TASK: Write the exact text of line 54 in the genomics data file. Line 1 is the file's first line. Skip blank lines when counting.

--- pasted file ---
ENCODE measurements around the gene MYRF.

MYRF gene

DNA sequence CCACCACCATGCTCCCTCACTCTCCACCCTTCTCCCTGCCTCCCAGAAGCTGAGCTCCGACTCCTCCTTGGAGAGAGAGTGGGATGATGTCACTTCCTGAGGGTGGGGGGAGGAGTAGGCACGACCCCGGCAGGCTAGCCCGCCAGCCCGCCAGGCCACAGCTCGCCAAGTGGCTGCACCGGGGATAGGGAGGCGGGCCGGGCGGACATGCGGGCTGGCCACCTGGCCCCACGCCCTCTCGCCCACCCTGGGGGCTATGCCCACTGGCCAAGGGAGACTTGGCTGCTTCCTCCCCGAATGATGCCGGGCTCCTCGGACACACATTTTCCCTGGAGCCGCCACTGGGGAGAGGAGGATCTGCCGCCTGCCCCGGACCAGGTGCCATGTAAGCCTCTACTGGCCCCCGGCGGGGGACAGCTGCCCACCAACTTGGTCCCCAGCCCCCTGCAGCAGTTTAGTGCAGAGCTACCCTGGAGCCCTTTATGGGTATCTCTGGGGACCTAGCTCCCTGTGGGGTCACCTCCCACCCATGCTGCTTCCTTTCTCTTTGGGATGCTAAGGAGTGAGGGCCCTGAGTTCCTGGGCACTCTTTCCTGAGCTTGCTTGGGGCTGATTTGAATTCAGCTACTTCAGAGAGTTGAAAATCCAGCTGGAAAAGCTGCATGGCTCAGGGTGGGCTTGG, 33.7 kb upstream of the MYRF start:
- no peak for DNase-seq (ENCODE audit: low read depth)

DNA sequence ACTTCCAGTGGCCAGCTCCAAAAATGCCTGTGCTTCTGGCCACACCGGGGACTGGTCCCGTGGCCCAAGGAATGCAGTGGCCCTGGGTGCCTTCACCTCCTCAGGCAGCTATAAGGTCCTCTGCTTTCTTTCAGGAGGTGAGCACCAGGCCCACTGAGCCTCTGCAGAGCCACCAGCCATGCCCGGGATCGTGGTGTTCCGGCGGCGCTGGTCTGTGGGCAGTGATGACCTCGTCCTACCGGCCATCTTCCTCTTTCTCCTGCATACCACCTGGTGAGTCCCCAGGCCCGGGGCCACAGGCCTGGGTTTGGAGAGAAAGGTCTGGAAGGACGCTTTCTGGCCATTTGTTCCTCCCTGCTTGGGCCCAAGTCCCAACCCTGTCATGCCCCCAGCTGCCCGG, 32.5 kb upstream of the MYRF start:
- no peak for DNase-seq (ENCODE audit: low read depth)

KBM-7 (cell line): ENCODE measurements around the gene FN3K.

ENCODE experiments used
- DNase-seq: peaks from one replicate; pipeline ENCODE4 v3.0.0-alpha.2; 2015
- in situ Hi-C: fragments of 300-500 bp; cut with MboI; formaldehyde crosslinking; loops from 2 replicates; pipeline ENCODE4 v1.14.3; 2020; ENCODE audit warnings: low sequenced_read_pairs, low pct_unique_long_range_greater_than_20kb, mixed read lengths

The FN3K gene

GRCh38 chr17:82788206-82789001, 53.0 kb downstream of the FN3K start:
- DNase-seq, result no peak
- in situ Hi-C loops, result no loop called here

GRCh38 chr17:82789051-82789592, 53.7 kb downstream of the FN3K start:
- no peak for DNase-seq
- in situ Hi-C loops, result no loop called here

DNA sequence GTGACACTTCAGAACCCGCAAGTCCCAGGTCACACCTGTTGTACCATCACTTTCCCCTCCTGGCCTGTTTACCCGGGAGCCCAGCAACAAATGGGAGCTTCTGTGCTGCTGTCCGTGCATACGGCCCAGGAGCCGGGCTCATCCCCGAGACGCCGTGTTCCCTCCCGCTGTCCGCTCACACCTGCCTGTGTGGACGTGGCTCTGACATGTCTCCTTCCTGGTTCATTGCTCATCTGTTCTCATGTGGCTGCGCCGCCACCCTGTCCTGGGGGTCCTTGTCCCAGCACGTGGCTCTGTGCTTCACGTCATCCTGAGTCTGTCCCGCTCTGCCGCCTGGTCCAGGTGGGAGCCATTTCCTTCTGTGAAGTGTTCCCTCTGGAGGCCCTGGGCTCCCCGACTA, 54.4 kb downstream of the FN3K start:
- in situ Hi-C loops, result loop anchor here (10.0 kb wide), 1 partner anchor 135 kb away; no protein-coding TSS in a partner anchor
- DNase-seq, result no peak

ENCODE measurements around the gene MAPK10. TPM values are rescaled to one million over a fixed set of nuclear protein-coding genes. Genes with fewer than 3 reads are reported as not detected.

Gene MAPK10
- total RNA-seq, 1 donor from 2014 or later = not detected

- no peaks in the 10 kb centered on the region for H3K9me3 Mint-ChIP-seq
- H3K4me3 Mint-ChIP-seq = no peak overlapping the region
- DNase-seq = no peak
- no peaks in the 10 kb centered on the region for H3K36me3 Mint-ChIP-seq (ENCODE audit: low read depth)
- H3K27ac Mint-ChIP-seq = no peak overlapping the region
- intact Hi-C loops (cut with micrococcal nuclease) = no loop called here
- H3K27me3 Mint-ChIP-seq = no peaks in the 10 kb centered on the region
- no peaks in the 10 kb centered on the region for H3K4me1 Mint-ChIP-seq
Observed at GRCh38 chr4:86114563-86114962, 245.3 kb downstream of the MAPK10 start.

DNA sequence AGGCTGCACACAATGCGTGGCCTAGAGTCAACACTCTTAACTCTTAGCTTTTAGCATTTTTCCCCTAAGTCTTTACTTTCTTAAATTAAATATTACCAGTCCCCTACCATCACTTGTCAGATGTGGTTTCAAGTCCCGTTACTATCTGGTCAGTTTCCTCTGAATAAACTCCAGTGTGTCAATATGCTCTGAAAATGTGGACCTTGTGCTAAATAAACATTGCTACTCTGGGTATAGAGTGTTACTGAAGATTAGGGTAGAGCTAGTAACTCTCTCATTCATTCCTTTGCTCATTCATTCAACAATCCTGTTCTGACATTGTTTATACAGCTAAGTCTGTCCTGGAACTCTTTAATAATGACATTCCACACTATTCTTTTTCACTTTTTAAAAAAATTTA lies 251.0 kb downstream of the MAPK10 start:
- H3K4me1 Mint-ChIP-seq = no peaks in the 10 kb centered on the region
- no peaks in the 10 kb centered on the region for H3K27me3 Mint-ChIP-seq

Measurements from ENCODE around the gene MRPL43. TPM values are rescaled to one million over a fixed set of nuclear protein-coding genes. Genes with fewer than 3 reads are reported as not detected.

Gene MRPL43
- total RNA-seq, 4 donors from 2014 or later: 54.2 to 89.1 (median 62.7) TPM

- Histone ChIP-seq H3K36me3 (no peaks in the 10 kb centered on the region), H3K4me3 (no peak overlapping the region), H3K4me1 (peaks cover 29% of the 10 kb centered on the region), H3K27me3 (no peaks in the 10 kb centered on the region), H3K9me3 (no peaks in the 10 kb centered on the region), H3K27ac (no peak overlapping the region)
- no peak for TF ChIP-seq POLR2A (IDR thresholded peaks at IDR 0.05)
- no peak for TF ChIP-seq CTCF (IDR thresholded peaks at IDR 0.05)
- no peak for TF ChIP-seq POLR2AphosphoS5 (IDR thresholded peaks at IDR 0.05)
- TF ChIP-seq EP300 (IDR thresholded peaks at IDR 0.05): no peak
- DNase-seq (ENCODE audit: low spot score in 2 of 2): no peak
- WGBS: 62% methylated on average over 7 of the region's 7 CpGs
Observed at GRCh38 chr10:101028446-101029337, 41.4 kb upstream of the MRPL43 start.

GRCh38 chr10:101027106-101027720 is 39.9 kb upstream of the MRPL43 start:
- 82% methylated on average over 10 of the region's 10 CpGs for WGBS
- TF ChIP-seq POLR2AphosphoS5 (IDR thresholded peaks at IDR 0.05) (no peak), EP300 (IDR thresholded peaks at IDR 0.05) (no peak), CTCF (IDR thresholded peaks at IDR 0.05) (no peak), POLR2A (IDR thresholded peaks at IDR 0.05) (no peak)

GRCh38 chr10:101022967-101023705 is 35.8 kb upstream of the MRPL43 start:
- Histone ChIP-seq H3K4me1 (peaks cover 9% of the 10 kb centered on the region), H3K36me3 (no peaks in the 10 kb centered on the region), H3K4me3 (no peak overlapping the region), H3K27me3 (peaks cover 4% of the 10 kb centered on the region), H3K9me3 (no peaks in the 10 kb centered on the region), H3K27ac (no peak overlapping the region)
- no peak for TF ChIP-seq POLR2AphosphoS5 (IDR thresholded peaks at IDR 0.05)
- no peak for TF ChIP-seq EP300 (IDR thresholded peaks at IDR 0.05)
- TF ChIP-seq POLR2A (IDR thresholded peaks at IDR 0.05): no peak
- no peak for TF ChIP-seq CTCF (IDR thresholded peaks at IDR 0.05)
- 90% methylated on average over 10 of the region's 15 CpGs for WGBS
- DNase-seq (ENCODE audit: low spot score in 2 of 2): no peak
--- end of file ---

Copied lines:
- TF ChIP-seq POLR2A (IDR thresholded peaks at IDR 0.05): no peak